Undocumented and Unafraid

By Tommy A. Purvis

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Posted September 6, 2012 in News

Photo by Tommy A. Purvis

Workshop reaches out to Home Garden’s vulnerable—and immigrant—residents

A recent series of urgent meetings in the proud working-class community of Home Gardens led to more than 300 young undocumented immigrants forming a line shortly after midnight in front of the local library and community center for a recent Deferred Action for Childhood Arrivals (DACA) workshop. The highly controversial immigration policy—the result of an Obama Administration executive action with hard fought-for provisions—allows the children of economic refugees in this mostly Mexican enclave to qualify for temporary relief to prevent deportation.

Students were emboldened to step out of the shadows by a large banner that read “Undocumented and Unafraid.”

“I was in tears when I finally told my high school counselor about my legal status,” says Dianey Murrillo, 19, a logistics volunteer for the DACA workshop. The Riverside Community College student aims to be a math teacher. She was only 8 years old when her parents left Mexico with her through the port of entry into El Paso. “When I was able to file my application the fear went away. Now, I want to help others ease their fears.”

To qualify for the DACA process, the applicant—as of June 15—must be a student under 30 with no criminal record. The prospect will need to have been living in the United States before the age of 16, have been residing in the country for five consecutive years and graduated from high school or be military veteran in good standing. Fraud in the paperwork that is sent to Immigration Customs Enforcement (ICE) for processing, along with biometric fingerprints, and the $465 in filing fees, will lead to automatic deportation.

Applicants were told to avoid notarios or immigration consultants that deceive unsuspecting immigrants with the promise of faux legal protection for substantial fees. It was also advised that no one should not go to a police or sheriff’s station for live scan services. The day-long event that also featured community health services and information on college loans was sponsored by the Norte Vista DREAMers, California Partnership, Project: REACH, Child Leader Project and the Immigrant Youth Coalition-Inland Empire.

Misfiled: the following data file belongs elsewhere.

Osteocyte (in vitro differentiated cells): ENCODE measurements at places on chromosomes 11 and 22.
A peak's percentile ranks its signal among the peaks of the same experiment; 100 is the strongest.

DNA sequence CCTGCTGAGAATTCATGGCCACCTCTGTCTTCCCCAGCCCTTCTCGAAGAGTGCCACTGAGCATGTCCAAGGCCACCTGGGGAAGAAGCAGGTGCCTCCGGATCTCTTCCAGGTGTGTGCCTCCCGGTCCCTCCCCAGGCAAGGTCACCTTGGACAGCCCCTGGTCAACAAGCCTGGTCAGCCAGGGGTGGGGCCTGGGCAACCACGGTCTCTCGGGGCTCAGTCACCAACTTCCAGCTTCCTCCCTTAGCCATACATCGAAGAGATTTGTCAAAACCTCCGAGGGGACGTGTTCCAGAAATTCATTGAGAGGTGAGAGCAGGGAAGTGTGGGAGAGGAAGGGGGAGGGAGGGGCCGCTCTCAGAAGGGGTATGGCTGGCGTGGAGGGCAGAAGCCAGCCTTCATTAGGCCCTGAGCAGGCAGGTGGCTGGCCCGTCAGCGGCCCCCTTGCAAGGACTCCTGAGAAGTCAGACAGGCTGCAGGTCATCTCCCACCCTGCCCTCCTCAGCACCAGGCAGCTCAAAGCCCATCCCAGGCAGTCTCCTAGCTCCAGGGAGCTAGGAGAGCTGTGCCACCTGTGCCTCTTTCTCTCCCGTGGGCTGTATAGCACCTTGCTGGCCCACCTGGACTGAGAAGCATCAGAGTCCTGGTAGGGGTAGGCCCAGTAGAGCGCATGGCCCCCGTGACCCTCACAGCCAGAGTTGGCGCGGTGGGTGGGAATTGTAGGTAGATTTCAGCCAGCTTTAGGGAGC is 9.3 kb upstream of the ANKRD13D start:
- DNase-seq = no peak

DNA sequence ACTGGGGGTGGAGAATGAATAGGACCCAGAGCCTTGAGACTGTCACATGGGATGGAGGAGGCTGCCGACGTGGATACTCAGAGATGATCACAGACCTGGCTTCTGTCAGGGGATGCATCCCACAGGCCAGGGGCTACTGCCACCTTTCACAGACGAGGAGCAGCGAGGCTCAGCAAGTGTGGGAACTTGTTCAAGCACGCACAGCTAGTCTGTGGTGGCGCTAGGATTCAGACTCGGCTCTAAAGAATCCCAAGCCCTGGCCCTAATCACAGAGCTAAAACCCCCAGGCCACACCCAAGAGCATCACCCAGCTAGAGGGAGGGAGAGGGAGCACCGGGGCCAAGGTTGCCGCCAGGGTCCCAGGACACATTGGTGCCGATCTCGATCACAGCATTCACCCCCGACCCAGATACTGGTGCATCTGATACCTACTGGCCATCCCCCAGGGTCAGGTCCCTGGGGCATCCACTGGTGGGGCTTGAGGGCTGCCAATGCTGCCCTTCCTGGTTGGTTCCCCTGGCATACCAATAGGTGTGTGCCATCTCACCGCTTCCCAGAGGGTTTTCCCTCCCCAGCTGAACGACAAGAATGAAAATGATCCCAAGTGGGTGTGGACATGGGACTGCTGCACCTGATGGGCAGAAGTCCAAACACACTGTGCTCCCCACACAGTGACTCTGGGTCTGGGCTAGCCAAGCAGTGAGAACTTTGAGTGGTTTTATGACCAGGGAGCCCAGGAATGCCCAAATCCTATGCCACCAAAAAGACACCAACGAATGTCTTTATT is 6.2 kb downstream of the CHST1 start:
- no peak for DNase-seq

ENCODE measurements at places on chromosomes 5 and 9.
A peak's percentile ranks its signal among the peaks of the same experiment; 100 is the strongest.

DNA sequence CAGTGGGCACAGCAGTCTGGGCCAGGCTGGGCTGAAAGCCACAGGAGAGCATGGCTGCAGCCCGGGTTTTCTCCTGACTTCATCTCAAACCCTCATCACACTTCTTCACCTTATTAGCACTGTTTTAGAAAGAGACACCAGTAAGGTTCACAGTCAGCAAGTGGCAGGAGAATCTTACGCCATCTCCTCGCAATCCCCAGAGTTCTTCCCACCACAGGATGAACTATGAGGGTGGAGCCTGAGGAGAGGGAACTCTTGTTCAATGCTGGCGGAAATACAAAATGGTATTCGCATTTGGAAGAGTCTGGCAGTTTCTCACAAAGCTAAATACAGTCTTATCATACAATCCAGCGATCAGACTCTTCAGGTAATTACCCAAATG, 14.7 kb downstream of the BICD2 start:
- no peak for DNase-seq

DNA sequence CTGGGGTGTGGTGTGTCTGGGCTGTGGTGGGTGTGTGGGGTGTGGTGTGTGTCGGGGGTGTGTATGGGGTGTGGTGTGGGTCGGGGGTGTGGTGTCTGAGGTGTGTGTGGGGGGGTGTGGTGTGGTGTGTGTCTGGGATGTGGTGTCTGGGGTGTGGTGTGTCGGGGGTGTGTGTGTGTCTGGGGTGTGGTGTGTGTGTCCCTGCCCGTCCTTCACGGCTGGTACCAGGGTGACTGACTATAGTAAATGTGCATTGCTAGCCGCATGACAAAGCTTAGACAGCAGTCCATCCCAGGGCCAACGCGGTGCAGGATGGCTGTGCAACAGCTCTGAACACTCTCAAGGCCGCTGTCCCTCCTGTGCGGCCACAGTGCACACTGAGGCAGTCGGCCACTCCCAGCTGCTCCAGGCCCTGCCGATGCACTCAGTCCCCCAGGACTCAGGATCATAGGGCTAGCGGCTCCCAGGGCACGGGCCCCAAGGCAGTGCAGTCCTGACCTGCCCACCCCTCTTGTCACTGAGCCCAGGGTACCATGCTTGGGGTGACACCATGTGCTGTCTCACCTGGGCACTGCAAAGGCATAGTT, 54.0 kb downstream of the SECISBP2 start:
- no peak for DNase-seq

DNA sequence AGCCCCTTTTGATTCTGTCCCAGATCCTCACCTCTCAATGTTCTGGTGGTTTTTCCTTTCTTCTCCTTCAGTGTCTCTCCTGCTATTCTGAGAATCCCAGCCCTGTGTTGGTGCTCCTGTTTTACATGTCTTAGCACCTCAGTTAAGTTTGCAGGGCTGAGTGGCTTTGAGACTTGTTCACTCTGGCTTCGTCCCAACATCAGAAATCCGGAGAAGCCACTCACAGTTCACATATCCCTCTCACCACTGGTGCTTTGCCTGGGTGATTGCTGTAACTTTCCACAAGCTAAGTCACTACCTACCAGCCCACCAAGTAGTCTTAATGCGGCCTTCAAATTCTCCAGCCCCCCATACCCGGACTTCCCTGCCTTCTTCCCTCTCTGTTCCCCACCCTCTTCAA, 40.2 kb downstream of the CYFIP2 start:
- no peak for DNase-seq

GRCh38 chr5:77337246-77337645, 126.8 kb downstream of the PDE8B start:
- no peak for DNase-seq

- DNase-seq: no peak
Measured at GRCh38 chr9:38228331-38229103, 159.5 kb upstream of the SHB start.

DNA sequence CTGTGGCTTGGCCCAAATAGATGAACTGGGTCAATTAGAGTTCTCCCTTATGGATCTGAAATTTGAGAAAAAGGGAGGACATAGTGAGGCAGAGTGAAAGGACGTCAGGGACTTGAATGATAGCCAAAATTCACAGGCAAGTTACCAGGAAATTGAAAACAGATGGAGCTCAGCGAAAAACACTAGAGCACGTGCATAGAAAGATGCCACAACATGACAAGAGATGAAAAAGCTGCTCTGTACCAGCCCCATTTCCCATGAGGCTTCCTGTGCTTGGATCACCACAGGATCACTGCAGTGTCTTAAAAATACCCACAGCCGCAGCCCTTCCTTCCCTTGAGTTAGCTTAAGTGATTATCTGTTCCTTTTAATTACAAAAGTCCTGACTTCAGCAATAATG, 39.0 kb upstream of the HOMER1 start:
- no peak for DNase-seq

The entire process is a risky yet worthwhile,proposition for legitimacy for the children of parents who work hard and suffered silently in this mostly forgotten neighborhood tucked between Riverside and Corona, south of the 91 Freeway. The local market and bus stops are the frequent target of immigration raids by federal and local law enforcement that terrorize the citizens. The Pomona Economic Opportunity Center reports the details of 30 immigration raids that targeted low priority undocumented workers in the Inland Empire between December 2008 and June 2009.

Such stings have become common in Home Gardens. In one episode, Border Patrol officials arrested 12 day laborers after chasing them into a Farmer Boys restaurant. The desperate situation is found in countless other neighborhoods spread across the nation that fit the same demographic. The fact that the Obama Administration deported more undocumented workers in his first 18 months in office than Bush did in eight years is well known among those who support humane immigration reform.

“I am a U.S. citizen but I’m still afraid,” says 9-year Home Gardens resident Silverio Martinez. “Deportations have been so swift and forceful they have shocked the community and driven it into seclusion. Parents drop their kids off a block away from school due to the alarm.”

Organizers for DACA clinic chose the library to highlight the 10 percent drop in circulation from last year, and a 41 percent decline within the last five years due to law enforcement action. Jesse Venezuela, congressional staffer from Rep. Joe Baca’s (D-Rialto) district was there to observe and support the effort.

The estimated 1.7 million undocumented students who are impacted in the immigration policy change are the recipients of the most sweeping immigration reform since Ronald Reagan signed the Immigration Reform and Control Act of 1986.

Before the Rose Garden announcement about Deferred Action by the president there was a burgeoning movement that used direct action at several Obama campaign headquarters in swing states. The tactic was in response to the failure of the more comprehensive DREAM (Development, Relief, and Education for Alien Minors) Act to make its way through Congress despite the support of the executive branch.

 


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